Ballet novices will have little difficulty understanding Tina Cassidy’s choreographic inspiration for the Northern Ballet Theatre’s 25th Anniversary production of The Nutcracker.
Fifteen-year-old Emma Wood, who plays the Columbine Doll, says Cassidy’s choreography might even make more sense than the traditional setup. (Though it can also be argued that at points, the traditional choreography just doesn’t make sense. Mice royalty? The Land of Sweets? And who is this Nutcracker dude, anyway?)
Cassidy’s choreography settles the answers to at least two Nutcracker-related questions. In this show, audiences learn how the Nutcracker Prince was turned into a Nutcracker, and then, they get a better feel for why Clara falls so hard for him. (Spoiler alert: She’s met him before.)
“Because people really like the classic, traditional Nutcracker, we tried to keep the same sort of plot. We just put some enhancements in it,” Cassidy said in a phone interview. “We made it more of a coming-of-age story for Clara.”
If you’re not familiar with the traditional production, it goes something like this: It’s Christmas Eve and a family is visited by a man named Drosselmeyer, a toymaker and magician, who brings to the party a collection of toys and, for his goddaughter Clara, a Nutcracker, which she takes an immediate liking to. After everybody’s gone to bed, the clock strikes midnight and Clara returns to the parlor to check on her Nutcracker, only to find that somehow, he’s grown to life-size and that he’s in battle with a Mouse King. The two are surrounded by armies of mice and gingerbread men.
Clara distracts the Mouse King (by throwing her shoe at him), enabling the Nutcracker to stab him. Then, the Nutcracker transforms into a prince and leads Clara to the Land of Sweets, where she’s met with performances and gifts from the people there, who are grateful for her role in saving the Nutcracker Prince.
In most productions, the Nutcracker Prince doesn’t appear until after the mouse fight. But in this one, we see him before the battle, in the form of Dosselmeyer’s nephew, whom he brings to the party and introduces to Clara early Christmas Eve. They dance together, but then, later that night, the nephew is bewitched into becoming the nutcracker by an evil Mouse Queen. When he’s transformed back to human, he and Clara fall in love.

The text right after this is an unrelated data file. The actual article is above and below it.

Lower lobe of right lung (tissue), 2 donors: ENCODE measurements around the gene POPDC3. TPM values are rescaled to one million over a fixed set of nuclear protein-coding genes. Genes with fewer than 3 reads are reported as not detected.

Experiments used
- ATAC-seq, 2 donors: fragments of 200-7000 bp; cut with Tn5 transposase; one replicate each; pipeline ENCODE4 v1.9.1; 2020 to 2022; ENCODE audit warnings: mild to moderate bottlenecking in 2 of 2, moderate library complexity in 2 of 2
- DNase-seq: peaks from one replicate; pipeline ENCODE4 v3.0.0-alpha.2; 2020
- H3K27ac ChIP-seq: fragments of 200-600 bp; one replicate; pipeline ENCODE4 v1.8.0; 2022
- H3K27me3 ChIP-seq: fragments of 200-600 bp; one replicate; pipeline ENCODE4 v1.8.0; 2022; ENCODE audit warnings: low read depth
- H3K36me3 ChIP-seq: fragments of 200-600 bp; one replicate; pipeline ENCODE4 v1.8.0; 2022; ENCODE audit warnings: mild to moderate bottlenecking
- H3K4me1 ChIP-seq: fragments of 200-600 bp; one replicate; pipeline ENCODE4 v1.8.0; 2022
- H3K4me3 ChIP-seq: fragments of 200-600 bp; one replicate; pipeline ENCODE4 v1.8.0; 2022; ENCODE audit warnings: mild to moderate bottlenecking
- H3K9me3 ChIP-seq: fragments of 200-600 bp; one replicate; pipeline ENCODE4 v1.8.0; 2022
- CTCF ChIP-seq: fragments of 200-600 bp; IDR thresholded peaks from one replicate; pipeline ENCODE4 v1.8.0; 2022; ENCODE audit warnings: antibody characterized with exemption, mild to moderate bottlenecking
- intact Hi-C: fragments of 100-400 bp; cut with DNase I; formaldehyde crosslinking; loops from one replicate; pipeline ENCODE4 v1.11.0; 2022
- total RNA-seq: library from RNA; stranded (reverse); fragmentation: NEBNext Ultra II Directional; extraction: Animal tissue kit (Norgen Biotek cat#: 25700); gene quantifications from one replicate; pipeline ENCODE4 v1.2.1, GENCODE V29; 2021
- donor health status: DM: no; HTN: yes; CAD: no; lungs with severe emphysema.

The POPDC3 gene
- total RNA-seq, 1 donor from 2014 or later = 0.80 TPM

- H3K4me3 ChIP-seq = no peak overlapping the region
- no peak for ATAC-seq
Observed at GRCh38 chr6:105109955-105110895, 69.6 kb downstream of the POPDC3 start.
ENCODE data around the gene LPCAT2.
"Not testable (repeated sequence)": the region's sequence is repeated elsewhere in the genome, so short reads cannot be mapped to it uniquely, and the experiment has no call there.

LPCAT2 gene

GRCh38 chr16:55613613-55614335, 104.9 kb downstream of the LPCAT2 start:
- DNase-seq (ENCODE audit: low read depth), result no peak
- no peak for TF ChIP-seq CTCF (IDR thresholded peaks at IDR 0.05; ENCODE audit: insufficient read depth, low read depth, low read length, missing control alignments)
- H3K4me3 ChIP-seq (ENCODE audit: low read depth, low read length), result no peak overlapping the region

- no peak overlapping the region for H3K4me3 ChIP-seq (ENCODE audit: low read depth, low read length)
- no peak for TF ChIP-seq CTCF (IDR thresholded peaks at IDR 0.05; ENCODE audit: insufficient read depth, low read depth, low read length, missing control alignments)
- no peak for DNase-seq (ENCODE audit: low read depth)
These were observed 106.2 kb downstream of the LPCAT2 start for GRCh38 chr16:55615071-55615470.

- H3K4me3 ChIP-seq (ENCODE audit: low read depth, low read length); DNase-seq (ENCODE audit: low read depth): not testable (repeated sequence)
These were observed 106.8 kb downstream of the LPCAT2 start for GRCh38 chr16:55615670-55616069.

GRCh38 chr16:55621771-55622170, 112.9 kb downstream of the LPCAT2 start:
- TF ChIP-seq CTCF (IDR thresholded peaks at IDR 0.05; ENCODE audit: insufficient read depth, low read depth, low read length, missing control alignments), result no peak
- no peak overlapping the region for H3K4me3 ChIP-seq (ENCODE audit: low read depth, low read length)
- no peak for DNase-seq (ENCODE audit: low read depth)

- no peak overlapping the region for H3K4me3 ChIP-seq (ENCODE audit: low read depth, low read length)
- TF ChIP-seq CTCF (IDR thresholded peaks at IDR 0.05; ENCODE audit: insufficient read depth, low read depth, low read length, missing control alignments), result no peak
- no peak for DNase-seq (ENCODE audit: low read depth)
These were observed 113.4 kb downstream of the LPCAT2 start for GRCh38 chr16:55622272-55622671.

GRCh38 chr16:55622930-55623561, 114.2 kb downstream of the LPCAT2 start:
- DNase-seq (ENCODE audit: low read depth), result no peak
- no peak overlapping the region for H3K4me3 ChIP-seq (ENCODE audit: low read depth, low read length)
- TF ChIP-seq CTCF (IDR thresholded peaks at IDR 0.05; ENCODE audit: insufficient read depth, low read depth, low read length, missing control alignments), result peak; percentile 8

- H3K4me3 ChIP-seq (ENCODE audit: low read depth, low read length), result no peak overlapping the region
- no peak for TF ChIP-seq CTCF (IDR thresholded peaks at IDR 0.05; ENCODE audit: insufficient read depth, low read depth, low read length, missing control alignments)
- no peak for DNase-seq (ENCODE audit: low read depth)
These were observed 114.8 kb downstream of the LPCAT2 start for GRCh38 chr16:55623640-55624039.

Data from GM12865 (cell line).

“The nephew turns out to be the Nutcracker Prince. This is not done in a lot of versions,” Cassidy said. “I’ve been in countless Nutcrackers myself — I was a professional dancer, and I’ve seen so many different versions, and I thought that this would be an interesting twist, to have him appear beforehand.”
It should be noted that though the choreography new, it’s not that new.
“There were a couple of years when we tried to modernize The Nutcracker and set it to modern music, but there was this big outcry. People want to see The Nutcracker in its entirety, in the way it’s supposed to be. I think part of it has to do with the music of Tchaikovsky, which is so haunting and so beautiful,” Cassidy said.
Emma Wood has been dancing in the Northern Ballet Theatre’s version of The Nutcracker for more than 10 years now, but she really likes what they’ve come up with for 2013. She thinks it makes more sense.
“I really like the new choreography. It’s telling some of the story that was left out before. It’s putting a new light to the show,” Wood said.
Her mother, Kelly Wood, likes it too. But then, she’s a bit biased toward Northern Ballet Theatre’s rendition of The Nutcracker. Kelly Wood performed with the ballet theater during its first full Nutcracker production 25 years ago, and also in the production 26 years ago, when the company produced Act II of the show. This was before her daughter was born and back when the company was called Granite State Ballet. She performs again this year in the party scene.
Kelly Wood didn’t intend on continuing with The Nutcracker when Emma was born, but she was “coerced” into starting up again when Emma began lessons at age 3. These days, it seems to be more difficult dissuading her from dancing in The Nutcracker.
“Everything about The Nutcracker is exciting. … It’s become a tradition now. I’ve said in the past that I don’t want to do it again, I want to have a year where I can go to my friend’s Christmas party, but every year, I remember again the excitement and get drawn into doing it,” Wood said.
Plus, she gets to dance with Emma, who admitted that it is cool not only that her mom is onstage with her, but that she understands the stress of dancing in such a big production.
The show features two guest artists, Cecile Girard, who hails from New York City and plays the Sugar Plum Fairy, and her partner, Ibrahim Perez, who plays the Cavalier and is from Lyon, France. Playing one of the youngest Claras to date is 12-year-old Emma Chew.
“This isn’t just a dance recital. This is a professional show with professional costumes, professional lighting, and the quality of dance is something that has been compared to Boston. … Most of the students are pre-professional level,” Kelly Wood said. “Even our youngest dancers have to go through the audition process.”
As seen in the December 19th, 2013 issue of The Hippo